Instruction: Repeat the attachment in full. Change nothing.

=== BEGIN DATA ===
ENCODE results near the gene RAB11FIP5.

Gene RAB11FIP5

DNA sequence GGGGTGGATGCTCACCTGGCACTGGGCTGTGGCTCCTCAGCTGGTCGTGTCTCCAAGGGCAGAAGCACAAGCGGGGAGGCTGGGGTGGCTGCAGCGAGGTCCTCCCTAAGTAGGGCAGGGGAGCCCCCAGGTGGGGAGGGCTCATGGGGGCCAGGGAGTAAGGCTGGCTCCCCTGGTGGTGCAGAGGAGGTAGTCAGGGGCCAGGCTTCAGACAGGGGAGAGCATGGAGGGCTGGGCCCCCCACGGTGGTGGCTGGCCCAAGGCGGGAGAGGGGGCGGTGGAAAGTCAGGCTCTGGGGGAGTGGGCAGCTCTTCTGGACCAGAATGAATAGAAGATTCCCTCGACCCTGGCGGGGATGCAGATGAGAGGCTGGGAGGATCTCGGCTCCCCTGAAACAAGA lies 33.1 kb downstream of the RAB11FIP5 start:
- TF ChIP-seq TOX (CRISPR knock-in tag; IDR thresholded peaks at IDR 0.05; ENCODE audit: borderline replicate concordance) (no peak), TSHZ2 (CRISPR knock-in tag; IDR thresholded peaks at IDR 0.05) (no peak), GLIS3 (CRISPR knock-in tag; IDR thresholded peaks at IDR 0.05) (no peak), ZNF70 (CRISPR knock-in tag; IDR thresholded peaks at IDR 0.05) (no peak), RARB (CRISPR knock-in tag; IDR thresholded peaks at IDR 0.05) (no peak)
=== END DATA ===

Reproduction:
ENCODE results near the gene RAB11FIP5.

Gene RAB11FIP5

DNA sequence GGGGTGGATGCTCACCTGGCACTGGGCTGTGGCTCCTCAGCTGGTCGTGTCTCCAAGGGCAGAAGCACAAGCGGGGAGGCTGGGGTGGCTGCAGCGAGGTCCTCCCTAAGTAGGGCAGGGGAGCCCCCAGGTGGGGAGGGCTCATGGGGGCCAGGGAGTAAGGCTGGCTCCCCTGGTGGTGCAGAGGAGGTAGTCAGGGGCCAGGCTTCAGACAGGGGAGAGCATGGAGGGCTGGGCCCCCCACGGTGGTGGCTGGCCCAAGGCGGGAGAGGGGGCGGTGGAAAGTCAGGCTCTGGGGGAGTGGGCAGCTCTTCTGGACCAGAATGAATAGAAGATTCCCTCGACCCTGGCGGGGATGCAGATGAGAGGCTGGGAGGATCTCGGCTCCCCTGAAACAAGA lies 33.1 kb downstream of the RAB11FIP5 start:
- TF ChIP-seq TOX (CRISPR knock-in tag; IDR thresholded peaks at IDR 0.05; ENCODE audit: borderline replicate concordance) (no peak), TSHZ2 (CRISPR knock-in tag; IDR thresholded peaks at IDR 0.05) (no peak), GLIS3 (CRISPR knock-in tag; IDR thresholded peaks at IDR 0.05) (no peak), ZNF70 (CRISPR knock-in tag; IDR thresholded peaks at IDR 0.05) (no peak), RARB (CRISPR knock-in tag; IDR thresholded peaks at IDR 0.05) (no peak)